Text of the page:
The listing is given based on use of the proper tool. That sentence pretty much says it all - it’s not a listed connector unless it has been properly torqued.

You got it. Plus, the NEC, 110.3(B) requires electricians to install equipment in accordance with its listing and labeling. In a nutshell, it is to be installed exactly the way the UL evaluated it, or the product is basicly being misused. The manufacturer can approve a given method, but unless the UL evaluated that alternate method, it’s a non-UL compliant use of the product.

You could use a radiator hose clamp to hook a ground wire to a pipe and it might do a fine job, but the UL never evaluated radiator hose clamps for grounding use. This is just a parallel example.

Question: Are CO/ALR devices avaiable, or are they hard too find?

They seem to be more available in areas where aluminium branch circuit wiring was commonly installed in the day, and less available where aluminium wiring was not ever commonly installed. The ready availability concerns me some, since the mis-application of a co/alr device or fitting can create more of a hazard than leaving the device alone in the first place.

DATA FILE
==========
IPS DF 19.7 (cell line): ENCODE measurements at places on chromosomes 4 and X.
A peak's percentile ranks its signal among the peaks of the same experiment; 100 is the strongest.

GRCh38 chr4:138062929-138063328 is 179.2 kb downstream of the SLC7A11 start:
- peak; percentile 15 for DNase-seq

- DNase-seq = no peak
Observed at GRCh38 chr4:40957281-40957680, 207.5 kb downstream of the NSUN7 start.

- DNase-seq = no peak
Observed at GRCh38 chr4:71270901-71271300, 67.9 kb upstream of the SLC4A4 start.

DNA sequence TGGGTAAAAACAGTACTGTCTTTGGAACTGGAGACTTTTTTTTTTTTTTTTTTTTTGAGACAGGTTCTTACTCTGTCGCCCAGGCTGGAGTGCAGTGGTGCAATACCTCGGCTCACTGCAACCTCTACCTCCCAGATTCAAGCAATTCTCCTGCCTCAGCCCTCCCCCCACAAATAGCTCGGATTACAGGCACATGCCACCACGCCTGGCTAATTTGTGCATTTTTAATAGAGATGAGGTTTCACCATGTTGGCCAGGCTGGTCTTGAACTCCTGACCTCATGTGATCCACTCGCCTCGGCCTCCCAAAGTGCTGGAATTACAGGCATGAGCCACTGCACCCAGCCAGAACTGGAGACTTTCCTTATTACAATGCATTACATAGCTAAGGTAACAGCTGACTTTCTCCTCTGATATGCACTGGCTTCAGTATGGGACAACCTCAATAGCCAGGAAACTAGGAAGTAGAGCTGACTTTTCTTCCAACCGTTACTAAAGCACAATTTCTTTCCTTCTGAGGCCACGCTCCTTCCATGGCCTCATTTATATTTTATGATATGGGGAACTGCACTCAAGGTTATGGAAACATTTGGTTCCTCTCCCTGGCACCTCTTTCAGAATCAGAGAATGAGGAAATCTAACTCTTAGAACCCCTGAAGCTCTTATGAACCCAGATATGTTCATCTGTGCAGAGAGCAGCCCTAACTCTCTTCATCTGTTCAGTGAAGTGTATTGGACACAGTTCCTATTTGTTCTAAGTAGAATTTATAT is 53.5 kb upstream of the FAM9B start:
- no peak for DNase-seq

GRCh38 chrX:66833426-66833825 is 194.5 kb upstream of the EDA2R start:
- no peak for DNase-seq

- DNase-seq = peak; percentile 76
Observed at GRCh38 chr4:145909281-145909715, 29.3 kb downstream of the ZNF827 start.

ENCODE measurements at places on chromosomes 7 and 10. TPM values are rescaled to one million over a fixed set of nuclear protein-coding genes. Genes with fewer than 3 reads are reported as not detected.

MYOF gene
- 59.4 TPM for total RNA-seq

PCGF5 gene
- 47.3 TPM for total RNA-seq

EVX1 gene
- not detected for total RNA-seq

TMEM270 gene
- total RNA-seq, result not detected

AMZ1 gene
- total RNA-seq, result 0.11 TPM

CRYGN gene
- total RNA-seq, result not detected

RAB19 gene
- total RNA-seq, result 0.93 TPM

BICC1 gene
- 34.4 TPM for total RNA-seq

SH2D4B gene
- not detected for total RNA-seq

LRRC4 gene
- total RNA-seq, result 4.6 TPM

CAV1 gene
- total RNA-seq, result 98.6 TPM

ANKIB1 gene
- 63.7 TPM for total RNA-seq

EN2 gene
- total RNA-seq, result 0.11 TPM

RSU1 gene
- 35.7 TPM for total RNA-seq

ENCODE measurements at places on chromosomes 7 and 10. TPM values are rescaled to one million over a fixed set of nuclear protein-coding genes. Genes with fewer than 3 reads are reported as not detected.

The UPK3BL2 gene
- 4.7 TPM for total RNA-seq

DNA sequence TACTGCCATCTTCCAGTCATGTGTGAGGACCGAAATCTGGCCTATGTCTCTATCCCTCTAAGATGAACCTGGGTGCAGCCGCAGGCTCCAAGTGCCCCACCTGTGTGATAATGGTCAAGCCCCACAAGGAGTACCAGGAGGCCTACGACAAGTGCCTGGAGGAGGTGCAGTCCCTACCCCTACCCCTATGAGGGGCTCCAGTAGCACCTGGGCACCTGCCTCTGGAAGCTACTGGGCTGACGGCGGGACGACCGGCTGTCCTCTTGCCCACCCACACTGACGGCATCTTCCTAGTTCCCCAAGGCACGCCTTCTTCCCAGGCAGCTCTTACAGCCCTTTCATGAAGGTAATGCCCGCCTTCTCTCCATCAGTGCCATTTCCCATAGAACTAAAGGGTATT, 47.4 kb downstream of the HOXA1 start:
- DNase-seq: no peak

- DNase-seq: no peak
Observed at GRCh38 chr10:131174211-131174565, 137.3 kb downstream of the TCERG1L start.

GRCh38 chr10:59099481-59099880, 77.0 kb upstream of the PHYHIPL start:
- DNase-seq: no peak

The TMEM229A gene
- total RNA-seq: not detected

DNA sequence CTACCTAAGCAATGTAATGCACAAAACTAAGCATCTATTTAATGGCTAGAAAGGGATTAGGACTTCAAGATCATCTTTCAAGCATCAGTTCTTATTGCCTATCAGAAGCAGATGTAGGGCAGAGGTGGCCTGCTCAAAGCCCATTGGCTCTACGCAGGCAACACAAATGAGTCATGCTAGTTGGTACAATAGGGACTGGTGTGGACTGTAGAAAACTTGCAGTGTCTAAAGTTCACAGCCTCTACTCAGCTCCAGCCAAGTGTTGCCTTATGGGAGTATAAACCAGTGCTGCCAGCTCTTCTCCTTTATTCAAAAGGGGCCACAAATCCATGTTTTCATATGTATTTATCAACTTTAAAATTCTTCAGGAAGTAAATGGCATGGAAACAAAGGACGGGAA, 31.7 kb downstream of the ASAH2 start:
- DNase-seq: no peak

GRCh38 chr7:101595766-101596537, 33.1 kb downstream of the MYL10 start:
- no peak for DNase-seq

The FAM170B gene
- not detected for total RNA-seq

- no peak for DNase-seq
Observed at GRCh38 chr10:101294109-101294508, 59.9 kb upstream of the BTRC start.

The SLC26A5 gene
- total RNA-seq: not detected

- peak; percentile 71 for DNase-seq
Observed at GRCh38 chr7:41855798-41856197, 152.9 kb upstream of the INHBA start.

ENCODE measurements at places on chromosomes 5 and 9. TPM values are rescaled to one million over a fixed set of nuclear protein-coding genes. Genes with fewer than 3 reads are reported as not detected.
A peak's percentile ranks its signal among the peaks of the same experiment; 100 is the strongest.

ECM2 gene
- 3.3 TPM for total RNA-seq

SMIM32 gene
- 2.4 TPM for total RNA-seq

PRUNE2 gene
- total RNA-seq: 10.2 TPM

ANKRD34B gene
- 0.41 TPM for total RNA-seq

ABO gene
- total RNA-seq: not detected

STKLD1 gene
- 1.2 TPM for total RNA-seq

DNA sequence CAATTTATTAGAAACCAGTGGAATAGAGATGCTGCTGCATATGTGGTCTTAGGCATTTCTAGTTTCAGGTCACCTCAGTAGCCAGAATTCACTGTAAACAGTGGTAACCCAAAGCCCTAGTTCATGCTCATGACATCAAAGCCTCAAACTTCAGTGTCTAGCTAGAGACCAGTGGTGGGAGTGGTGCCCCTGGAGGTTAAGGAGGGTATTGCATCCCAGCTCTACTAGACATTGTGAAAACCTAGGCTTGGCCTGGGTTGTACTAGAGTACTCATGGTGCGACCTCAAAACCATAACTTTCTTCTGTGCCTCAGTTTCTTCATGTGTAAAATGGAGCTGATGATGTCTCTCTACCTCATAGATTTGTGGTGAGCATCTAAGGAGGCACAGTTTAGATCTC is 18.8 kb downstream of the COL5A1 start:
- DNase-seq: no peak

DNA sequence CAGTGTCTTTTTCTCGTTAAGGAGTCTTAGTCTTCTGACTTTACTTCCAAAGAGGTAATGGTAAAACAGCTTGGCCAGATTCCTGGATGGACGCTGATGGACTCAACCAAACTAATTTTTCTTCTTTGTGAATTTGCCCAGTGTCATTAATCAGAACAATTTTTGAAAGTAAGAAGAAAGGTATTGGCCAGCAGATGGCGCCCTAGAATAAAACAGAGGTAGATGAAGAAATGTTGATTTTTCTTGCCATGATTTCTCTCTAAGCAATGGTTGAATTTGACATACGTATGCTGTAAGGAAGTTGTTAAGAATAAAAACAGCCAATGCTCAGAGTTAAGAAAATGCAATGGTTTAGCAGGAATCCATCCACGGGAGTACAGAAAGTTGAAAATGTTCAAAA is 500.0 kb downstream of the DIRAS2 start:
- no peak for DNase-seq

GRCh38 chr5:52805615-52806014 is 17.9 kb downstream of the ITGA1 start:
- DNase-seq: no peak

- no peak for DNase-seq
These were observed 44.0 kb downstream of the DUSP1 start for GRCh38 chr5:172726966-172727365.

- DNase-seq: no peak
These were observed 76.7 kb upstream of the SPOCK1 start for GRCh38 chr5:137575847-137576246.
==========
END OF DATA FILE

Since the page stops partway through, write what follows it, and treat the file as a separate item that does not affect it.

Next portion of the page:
That’s about the only place I can find them in my area as well. I very rarely need a co/alr switch or receptacle, since there is little aluminium wiring in our area. Not much point in the regular electrical suppliers stocking them. Anything can be ordered off the 'net for delivery in a couple days, so it’s really no big deal.

I think CO/ALr is a perfectly acceptible retrofit for aluminum wire. The IAEI had a couple guest speakers from Alcan (pitching the new MC with the internal aluminum bonding conductor). They also had a presentation on aluminum wire explaining the difference between the original 1350 alloy wire we had so much trouble with and the current AA8800. They had samples of both. The new stuff is a lot harder and “springier” than copper so you don’t have the same problems with it squeezing out of the binding screw.
The other thing they explained was the CO/ALr device. The major difference is the metal in the screws. They use a brass screw instead of steel, that tracks the expansion of aluminum a lot closer than the steel, even better than the copper connections we like. In fact in an aluminum lug (the silver ones you see everywhere) aluminum has been demonstrated to work better than copper.
I would really like to hear a story about a properly installed CO/ALr device failing at the binding screw, so far I haven’t.